Construction deaths rise as cuts are ushered in
The number of deaths in the construction industry rose by around 15 per cent last year, fuelling concerns that the cost-cutting measures being implemented by the HSE will reverse the downward trend of recent years.
The regulator’s head of construction, Philip White, revealed the increase at a conference in London yesterday (5 April) on Safety Schemes in Procurement, indicating that competence – or lack of it – was “clearly a feature” in many of the fatalities.
Speaking to SHP after the event, Mr White emphasised that the figures are completely provisional and unverified at this early stage (the final figures for the 2010/2011 period will not be published until the end of this year) but HSE monitoring of the reports coming into it between April 2010 and March 2011 indicated a rise of around 15 per cent on last year’s low of 42 deaths.
Mr White said the rise cannot be seen as statistically significant yet, but the HSE “will be keeping an eye on the trend, and if it goes up again over the next 12 months, we will have to look closely at the causes of that”.
According to construction union UCATT, the cuts to the HSE’s budget and subsequent easing off in inspection and enforcement activities will not help. Acting general secretary George Guy told SHP: “The increase in fatalities underlines just how dangerous construction remains, and this increase in deaths has come before there has been any meaningful recovery in the industry. Following all previous recessions there has been a marked increase in construction fatalities, as new, inexperienced companies and workers enter the industry.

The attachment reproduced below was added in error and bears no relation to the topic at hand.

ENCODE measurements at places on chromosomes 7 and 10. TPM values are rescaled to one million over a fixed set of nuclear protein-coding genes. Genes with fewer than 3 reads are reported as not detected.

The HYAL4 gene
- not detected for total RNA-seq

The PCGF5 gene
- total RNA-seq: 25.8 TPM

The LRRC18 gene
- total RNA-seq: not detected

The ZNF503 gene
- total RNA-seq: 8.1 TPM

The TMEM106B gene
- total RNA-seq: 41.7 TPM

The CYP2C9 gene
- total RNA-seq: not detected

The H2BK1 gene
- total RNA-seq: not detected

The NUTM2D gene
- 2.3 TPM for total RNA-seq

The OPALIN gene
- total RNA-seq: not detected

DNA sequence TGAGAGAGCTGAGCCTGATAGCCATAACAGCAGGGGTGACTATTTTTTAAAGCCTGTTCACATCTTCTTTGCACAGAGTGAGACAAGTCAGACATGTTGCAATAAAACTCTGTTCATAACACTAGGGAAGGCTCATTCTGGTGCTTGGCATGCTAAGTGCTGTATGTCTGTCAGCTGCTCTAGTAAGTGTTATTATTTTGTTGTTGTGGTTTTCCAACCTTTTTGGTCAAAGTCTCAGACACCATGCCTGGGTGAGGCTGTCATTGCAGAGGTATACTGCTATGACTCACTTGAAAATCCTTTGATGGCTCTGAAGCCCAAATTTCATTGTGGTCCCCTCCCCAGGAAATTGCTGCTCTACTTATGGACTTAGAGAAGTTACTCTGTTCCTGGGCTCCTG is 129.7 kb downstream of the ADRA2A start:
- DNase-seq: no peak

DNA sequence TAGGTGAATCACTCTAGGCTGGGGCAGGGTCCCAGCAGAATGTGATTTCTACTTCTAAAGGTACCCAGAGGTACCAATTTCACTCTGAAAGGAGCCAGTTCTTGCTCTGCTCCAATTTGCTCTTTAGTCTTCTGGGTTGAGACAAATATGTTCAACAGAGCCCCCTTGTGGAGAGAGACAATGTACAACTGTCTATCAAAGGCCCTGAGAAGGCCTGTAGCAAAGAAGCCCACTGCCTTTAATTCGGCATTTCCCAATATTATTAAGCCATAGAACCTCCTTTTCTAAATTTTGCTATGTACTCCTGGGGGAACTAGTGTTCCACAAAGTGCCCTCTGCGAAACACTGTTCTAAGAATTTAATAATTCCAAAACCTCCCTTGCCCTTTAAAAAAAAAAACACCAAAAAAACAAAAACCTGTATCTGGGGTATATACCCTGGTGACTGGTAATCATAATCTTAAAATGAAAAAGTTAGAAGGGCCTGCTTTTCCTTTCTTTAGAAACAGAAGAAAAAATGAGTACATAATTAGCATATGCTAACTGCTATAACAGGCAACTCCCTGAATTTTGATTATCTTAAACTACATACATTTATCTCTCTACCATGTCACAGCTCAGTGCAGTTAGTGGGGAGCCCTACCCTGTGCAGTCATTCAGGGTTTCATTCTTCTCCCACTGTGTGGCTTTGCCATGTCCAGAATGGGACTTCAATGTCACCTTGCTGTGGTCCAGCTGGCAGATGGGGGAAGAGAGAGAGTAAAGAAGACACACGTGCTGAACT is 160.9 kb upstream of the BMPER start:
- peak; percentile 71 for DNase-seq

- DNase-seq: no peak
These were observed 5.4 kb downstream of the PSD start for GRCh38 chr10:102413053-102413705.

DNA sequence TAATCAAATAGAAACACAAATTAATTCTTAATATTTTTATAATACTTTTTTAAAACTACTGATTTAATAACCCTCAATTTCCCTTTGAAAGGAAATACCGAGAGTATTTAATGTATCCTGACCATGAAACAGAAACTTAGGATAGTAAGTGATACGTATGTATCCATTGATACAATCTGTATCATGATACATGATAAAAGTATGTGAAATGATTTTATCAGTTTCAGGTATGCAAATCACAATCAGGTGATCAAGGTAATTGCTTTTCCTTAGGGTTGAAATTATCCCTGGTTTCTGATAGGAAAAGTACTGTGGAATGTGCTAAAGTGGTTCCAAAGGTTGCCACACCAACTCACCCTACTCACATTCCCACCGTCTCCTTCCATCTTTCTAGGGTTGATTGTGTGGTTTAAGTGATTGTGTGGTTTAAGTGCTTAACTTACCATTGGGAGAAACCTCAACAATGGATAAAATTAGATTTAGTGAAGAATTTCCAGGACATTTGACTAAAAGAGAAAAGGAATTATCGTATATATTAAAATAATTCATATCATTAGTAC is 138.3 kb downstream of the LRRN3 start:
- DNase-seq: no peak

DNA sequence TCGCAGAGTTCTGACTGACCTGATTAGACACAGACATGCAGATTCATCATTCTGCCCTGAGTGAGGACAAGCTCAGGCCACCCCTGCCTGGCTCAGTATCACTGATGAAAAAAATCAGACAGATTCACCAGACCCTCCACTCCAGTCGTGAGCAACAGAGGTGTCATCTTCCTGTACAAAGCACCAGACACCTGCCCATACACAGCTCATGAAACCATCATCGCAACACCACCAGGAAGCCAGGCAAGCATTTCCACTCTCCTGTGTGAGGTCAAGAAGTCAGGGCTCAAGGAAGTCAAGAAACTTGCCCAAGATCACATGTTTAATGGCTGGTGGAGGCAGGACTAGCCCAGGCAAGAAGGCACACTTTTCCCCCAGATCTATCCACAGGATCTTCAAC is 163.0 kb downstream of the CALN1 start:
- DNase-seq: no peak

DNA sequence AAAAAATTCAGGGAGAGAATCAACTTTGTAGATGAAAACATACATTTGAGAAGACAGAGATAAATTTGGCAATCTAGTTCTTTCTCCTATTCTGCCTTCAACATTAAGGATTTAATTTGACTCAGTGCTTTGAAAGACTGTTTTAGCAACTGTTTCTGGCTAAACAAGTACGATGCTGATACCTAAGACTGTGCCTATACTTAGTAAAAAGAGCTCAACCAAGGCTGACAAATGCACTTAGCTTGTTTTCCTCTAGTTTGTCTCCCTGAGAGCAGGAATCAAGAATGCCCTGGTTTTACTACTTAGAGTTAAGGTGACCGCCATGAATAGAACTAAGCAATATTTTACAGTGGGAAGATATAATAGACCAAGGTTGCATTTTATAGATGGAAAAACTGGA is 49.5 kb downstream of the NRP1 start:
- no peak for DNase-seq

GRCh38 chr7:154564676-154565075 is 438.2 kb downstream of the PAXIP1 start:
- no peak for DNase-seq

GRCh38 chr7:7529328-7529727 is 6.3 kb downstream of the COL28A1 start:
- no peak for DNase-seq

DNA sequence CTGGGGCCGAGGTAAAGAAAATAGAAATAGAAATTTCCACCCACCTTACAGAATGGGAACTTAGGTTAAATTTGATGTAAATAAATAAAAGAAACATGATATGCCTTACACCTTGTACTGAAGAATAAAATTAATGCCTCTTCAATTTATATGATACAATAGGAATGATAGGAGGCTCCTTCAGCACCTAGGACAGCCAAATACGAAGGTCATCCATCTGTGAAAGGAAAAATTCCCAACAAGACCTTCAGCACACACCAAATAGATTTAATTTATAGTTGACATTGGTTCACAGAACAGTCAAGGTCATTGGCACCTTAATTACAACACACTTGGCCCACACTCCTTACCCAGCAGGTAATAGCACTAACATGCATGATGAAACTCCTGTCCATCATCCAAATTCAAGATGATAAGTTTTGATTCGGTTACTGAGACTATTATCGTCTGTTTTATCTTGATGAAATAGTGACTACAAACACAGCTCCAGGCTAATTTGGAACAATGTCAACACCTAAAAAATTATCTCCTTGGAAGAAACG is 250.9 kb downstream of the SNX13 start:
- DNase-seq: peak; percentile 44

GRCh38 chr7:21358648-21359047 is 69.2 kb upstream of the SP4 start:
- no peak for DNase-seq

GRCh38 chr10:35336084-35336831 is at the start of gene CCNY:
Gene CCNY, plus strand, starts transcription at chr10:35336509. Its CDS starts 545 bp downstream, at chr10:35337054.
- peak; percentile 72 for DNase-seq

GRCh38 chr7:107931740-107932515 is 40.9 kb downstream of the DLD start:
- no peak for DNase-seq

“Given the cuts being faced by the HSE and the existing dearth of inspections and enforcement activity, it is all too probable that deaths will continue to rise in the industry.”
Philip White was adamant that construction remains a priority industry for the regulator, and that there will be no drop in the number of front-line construction inspectors, other than those coming to the end of fixed-term contracts this summer. He admitted, however, that now that the first period under the spending review is underway, “we will need to see how we manage over the next 12 months”.
The focus during that period, he said, will be on the smaller operators in the industry, “as that is where the biggest problems still lie”.
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